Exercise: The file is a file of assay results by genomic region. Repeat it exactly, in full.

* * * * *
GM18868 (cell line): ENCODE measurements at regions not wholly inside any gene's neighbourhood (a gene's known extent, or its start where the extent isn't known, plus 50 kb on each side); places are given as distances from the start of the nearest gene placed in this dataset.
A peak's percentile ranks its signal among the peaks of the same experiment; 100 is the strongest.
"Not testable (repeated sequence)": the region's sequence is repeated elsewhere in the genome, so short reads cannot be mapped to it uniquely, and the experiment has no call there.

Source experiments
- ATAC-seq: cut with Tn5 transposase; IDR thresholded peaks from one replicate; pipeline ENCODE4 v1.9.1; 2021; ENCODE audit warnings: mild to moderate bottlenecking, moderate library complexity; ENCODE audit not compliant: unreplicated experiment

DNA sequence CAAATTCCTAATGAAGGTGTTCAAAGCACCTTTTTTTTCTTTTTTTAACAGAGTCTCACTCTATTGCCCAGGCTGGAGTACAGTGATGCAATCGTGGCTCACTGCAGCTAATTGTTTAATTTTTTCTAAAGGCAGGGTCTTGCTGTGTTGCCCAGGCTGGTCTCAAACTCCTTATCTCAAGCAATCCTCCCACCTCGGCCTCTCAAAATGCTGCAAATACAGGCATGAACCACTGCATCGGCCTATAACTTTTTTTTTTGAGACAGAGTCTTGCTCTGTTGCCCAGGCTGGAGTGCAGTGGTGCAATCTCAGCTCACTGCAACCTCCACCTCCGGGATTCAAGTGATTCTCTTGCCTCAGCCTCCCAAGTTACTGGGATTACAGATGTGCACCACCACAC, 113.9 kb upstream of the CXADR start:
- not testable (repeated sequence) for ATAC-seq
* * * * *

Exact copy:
GM18868 (cell line): ENCODE measurements at regions not wholly inside any gene's neighbourhood (a gene's known extent, or its start where the extent isn't known, plus 50 kb on each side); places are given as distances from the start of the nearest gene placed in this dataset.
A peak's percentile ranks its signal among the peaks of the same experiment; 100 is the strongest.
"Not testable (repeated sequence)": the region's sequence is repeated elsewhere in the genome, so short reads cannot be mapped to it uniquely, and the experiment has no call there.

Source experiments
- ATAC-seq: cut with Tn5 transposase; IDR thresholded peaks from one replicate; pipeline ENCODE4 v1.9.1; 2021; ENCODE audit warnings: mild to moderate bottlenecking, moderate library complexity; ENCODE audit not compliant: unreplicated experiment

DNA sequence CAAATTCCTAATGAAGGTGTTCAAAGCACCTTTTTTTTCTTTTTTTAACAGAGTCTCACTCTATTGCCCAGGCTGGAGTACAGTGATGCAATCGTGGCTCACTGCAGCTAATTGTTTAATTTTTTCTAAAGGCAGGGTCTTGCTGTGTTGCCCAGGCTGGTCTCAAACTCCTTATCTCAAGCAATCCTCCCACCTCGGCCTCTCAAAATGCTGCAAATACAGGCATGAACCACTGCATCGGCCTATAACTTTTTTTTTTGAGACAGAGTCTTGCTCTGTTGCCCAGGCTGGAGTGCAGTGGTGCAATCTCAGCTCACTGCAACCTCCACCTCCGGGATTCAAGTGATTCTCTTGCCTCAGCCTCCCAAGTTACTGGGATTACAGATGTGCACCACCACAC, 113.9 kb upstream of the CXADR start:
- not testable (repeated sequence) for ATAC-seq